When your tub is at a constant radius from the hub, you travel at a constant linear velocity and constant angular velocity.
When you change your radius from the hub (by moving the sail) on each pass you keep a constant linear velocity but since your radius changes you can change your angular velocity. Hence, when you pull in closer to the hub you pull ahead of the cables and when you pull away from the hub, you lag behind the cables. (See Coriolis effect)
I always wondered where the front/back motion came from and now I know.
So what does this mean in practice? I dunno. Maybe trying to spend the most time at the extremes of the swing will result in good snaps? *** Edited 1/16/2007 10:15:51 PM UTC by ApolloAndy***
Matt... do you want to chime in with your much-better-and-very-accurate description that you gave me in Dec.?
Of course Tina is the queen of snappage :)
When you change your radius from the hub (by moving the sail) on each pass you keep a constant linear velocity but since your radius changes you can change your angular velocity. Hence, when you pull in closer to the hub you pull ahead of the cables and when you pull away from the hub, you lag behind the cables. (See Coriolis affect)
But I think Andy's analysis fits in with my strategy. By swinging out and in you accelerate the tub. However, my technique is to not go to the extreme radii, but to use that acceleration to quickly change direction at about the middle of the two extremes, and then using that pull to get a really powerful stall as the tub is heading back toward the hub. It's really hard to put into words, but not too dificult to explain in person, using hand gestures. And thanks to Kyle/recess for teaching me the art. :)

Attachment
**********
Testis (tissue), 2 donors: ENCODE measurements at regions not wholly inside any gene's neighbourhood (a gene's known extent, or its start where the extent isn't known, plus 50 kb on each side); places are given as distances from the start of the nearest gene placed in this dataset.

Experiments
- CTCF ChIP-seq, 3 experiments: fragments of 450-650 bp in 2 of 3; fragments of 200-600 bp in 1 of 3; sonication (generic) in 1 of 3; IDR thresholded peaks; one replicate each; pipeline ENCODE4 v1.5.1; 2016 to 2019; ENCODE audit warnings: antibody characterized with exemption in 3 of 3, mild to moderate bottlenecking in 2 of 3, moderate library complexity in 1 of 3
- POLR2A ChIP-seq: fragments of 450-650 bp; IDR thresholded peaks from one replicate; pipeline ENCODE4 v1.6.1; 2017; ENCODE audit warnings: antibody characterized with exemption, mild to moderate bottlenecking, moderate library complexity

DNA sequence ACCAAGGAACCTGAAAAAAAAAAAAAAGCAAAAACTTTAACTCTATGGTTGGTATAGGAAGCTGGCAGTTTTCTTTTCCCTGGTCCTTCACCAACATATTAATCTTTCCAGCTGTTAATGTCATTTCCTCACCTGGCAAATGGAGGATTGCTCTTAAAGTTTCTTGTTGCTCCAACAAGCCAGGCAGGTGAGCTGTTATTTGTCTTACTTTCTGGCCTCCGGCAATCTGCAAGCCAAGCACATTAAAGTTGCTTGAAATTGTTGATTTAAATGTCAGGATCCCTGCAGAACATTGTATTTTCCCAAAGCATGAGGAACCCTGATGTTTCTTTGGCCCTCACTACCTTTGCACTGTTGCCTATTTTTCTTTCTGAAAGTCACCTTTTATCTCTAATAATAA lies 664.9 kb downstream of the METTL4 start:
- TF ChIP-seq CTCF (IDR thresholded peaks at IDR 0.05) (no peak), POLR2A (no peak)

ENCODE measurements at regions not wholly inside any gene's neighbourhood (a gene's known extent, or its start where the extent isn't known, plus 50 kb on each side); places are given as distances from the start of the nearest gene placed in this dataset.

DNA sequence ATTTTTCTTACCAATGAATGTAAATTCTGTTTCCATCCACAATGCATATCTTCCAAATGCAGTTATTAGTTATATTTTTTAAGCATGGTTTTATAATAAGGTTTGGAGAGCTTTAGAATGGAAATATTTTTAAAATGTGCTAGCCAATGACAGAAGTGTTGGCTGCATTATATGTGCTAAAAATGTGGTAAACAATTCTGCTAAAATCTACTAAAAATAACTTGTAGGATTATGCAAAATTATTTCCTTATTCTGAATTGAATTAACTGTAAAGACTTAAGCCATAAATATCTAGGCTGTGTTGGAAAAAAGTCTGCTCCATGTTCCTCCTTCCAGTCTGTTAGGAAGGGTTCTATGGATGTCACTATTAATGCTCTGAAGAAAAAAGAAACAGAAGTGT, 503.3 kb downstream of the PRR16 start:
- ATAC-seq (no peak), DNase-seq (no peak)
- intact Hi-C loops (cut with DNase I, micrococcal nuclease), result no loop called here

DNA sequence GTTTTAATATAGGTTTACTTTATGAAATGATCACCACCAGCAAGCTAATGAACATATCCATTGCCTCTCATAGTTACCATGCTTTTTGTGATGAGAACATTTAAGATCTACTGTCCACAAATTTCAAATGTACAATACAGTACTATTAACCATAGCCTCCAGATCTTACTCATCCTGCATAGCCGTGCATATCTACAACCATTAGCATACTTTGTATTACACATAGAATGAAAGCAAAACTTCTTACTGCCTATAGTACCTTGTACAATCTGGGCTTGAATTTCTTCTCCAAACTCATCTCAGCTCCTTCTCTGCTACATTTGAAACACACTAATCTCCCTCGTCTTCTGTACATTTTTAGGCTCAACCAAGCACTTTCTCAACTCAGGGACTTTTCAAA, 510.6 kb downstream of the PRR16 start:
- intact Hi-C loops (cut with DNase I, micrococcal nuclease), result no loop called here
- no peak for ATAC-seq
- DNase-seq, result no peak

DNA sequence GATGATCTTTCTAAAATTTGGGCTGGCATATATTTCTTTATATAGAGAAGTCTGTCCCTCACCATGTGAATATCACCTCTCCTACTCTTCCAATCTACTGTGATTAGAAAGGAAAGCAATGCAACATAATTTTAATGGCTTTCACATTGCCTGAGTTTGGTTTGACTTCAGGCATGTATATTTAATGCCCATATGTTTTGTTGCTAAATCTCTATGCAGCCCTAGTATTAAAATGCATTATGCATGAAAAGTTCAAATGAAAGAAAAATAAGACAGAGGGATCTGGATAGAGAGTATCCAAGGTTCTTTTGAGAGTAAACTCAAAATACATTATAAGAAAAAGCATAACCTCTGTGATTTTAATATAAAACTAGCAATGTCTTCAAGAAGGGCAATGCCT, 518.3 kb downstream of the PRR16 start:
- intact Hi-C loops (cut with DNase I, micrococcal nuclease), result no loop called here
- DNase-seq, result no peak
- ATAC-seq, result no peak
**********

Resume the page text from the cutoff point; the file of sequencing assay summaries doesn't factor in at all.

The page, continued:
Personally I learned by watching all the "masters" over the last few years. I just go with flow. Wind can be your best friend! ;)
Not that it really matters to me as I *still* dont get the fascination by enthusiasts with flyers.
2Hostyl said:Not that it really matters to me as I *still* dont get the fascination by enthusiasts with flyers.
It's the closest we can come to playing brakeman on a scenic railway.... ;)
Is there a video on the web that shows how to do this? I tried youtube but everything I typed in that would refer to this didn't reference a thing.
Well, I was taught by the king of snappage (he was able to get kicked of Hershey's flyers for extreme snapping! Had I not witnessed it myself I wouldn't have believed it)
Not doubting that... but...
Don't be TOO proud of that fact. Depending on the operator... even minor snapping... (or even "swining" with no snapping) can get some overly cautious operators to stop the ride and invite someone to get off (and then they will run the ride empty for a cycle or two "to make sure no damage was done.")
A thread dedicated to the breaking of park rules!
Ah... depending on the park.
At PKD the op was yelling at people for "bouncing the birds"
At Hersheypark, as said above, they will kick people off of the ride and then run the ride empty for a cycle or two to check for "damage"
But at Knoebels, I have never seen anyone get kicked off. The only "warning" they have is "do not whip the sails". I always took this as quickly "whipping" the sail (rudder?) back and forth... has nothing to do with snapping. As a matter of fact, on Knoebels flyers, the smoother you are with moving the sail, the more snap you can sometimes get.
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